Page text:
Tom Stoppard thought he might write a play about a rock star living like a hermit in suburbia. The inspirational recluse was Syd Barrett, fallen cofounder of Pink Floyd. The British playwright, a lover of music and chronicler of the intersection of personal and political identity, became fixated on two photos of Barrett: one a beautiful young romantic, the other a thickset bald man pedaling home from the supermarket.
"The knowledge that they are the same person, or that one person turns into the other person, is something which I find affecting," Stoppard says. "As usual with me, the play turned out to be about a lot of different thoughts I was having."
Specifically, it took him to his native Czechoslovakia during the pivotal years between 1968 and 1990. "Rock 'n' Roll," Stoppard's latest theatrical brain tickler, is a heady collision: of politics, poetry, the nature of consciousness, cancer, family dynamics, human spirit, and yes, rock 'n' roll. Yet the play isn't without a throughline. Near the end, a Czech intellectual named Lenka sits at a table in Cambridge, England, with an aging communist, a Sappho scholar, and a music fanatic, among others, and offers this tidy summation of the preceding hours and decades: " 'Make love, not war' was more important than 'Workers of the world unite.' "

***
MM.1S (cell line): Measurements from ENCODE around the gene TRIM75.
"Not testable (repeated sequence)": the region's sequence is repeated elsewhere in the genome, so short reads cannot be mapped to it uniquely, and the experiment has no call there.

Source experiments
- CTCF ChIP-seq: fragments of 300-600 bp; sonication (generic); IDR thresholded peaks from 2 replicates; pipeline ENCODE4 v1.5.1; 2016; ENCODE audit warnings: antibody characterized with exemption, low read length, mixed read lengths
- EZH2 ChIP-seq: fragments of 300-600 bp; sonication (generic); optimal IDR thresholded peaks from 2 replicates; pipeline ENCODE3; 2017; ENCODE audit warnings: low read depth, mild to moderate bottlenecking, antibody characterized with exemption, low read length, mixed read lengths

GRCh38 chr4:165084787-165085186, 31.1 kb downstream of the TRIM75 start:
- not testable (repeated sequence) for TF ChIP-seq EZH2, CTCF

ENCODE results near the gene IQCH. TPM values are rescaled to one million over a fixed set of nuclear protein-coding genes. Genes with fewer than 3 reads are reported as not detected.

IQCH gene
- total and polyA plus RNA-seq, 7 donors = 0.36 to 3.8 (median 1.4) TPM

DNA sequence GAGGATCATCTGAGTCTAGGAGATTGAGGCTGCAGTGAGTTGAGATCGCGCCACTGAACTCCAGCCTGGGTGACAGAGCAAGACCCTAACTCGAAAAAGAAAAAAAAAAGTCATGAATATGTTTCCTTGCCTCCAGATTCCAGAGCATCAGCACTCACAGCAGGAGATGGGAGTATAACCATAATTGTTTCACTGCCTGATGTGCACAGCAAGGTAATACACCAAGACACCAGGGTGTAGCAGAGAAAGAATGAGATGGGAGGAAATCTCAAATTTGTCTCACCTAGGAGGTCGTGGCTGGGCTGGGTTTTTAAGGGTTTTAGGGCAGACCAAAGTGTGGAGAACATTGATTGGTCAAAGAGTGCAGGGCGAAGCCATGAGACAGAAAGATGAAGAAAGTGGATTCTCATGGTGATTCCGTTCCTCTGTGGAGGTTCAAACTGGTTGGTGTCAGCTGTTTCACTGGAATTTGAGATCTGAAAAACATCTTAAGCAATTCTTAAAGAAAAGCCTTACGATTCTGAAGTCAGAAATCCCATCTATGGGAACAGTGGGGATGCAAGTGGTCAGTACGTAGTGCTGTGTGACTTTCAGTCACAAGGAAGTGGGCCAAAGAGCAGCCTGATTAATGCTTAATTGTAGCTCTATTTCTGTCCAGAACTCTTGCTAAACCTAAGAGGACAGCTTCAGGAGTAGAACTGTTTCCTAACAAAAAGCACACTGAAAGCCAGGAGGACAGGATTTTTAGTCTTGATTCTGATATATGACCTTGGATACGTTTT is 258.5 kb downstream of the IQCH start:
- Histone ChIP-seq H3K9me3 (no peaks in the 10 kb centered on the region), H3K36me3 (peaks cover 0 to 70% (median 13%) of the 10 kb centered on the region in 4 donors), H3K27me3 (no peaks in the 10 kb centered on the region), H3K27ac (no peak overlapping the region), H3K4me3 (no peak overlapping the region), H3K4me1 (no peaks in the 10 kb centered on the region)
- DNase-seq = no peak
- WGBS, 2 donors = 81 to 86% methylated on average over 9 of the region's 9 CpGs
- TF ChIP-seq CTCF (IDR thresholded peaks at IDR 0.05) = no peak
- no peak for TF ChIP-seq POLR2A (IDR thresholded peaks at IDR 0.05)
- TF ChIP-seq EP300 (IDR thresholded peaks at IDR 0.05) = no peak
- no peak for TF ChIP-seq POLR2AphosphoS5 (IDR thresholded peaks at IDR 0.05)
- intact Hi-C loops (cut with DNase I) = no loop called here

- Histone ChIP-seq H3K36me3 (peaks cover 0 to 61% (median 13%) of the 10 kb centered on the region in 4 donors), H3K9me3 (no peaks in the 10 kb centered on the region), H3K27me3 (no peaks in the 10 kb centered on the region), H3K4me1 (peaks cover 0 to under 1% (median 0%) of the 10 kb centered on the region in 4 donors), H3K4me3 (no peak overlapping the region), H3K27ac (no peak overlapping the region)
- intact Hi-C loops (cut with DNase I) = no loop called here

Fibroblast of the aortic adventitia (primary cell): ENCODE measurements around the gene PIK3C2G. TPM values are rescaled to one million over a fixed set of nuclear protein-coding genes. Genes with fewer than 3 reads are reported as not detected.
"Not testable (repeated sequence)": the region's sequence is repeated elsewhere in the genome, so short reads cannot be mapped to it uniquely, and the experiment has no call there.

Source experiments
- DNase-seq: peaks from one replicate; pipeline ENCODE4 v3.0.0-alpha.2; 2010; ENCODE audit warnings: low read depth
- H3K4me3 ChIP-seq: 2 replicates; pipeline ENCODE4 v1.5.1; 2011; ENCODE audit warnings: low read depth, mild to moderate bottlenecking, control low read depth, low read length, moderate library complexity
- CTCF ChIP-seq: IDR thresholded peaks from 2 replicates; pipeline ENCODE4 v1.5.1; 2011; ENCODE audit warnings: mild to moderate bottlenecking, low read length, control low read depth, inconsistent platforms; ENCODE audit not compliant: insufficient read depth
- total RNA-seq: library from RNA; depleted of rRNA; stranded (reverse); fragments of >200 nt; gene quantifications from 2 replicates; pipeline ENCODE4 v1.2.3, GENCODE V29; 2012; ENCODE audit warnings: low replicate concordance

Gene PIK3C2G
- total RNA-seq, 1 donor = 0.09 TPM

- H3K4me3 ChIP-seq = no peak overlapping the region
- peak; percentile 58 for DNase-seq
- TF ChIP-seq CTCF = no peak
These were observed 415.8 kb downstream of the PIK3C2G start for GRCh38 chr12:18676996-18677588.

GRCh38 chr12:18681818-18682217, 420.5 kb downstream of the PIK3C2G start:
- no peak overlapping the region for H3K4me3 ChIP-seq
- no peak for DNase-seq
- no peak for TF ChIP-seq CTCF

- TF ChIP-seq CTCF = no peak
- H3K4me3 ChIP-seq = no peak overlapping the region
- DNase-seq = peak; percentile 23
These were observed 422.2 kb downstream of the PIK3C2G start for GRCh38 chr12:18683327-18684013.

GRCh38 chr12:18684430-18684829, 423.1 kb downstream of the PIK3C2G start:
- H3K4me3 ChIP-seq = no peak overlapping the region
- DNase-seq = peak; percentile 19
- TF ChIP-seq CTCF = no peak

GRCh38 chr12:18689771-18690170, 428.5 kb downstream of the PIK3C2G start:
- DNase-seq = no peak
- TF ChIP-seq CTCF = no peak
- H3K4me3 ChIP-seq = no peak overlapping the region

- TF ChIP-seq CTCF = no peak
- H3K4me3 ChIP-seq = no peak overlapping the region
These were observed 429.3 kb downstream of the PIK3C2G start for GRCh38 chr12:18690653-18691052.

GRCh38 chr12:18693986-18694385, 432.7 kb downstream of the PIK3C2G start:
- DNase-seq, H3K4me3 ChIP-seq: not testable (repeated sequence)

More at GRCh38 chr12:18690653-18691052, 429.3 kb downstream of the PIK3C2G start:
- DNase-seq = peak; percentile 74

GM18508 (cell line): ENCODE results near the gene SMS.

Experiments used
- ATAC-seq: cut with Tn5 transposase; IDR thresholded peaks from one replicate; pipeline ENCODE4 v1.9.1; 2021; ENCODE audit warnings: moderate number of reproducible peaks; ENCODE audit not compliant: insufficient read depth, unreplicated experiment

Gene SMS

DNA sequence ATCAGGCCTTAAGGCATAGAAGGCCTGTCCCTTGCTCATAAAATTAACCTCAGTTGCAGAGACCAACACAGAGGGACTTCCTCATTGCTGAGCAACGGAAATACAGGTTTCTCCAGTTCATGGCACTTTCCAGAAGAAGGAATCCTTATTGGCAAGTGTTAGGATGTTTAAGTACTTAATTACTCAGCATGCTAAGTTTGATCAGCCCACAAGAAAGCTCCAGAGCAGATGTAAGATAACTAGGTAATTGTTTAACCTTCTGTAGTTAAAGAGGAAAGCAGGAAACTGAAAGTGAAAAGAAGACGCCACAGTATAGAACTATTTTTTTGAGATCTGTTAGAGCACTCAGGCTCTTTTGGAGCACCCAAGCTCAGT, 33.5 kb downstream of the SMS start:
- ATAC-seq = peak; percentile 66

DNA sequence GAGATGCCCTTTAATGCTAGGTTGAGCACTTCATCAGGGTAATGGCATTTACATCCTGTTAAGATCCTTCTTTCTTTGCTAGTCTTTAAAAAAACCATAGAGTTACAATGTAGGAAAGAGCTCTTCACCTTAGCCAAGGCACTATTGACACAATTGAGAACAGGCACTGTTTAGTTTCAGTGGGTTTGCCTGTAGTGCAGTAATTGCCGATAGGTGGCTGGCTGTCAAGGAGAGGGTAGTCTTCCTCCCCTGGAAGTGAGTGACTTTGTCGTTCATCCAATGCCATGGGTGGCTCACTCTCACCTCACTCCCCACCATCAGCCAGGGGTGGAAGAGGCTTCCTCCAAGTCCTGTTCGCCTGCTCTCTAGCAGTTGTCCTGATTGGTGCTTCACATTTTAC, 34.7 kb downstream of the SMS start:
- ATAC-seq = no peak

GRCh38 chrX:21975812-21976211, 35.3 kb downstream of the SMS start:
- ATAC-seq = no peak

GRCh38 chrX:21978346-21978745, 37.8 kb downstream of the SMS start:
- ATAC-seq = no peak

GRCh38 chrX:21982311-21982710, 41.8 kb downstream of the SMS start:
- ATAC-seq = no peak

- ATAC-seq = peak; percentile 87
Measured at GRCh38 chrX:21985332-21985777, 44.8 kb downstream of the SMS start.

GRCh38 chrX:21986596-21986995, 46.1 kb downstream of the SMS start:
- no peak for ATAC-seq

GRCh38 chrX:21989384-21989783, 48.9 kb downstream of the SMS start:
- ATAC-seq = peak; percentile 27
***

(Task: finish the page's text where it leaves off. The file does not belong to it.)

It would be foolhardy to reduce "Rock 'n' Roll" to such a simplistic cultural legacy. But Lenka's line is a window on what makes this play - and Stoppard at 71 - tick. Set in Cambridge and Prague, "Rock 'n' Roll" ultimately asks: What lasts?
Music does, and watershed recordings by the Rolling Stones, the Velvet Underground, Pink Floyd, John Lennon, the Doors, and Bob Dylan serenade every scene change. But rock is more than a symbolic soundtrack to the revolutions of heart, mind, and state in "Rock 'n' Roll," which opens Friday at the Huntington Theatre. Barrett is a character in the play, albeit one seen only fleetingly: The young, beautiful incarnation opens the play with a pan flute, playing "Golden Hair" to a teenage flower child whose daughter, 22 years on, will become the bald Barrett's self-appointed guardian. (Drug-addled and mentally ill, Barrett was booted out of Pink Floyd in 1968; he died a month after "Rock 'n' Roll" opened in 2006.)
Even more integral to the plot is the Plastic People of the Universe, a Czech band that became a symbol of resistance under the communist government during the 1970s. At the end of Act I, when the young Czech academic Jan finds his treasured record collection has been smashed by the authorities, he says to his friend: "It's only rock 'n' roll."
For Stoppard, there's a deeper sentiment, a creed for living, really, that courses beneath the feel-good surface of that cliche.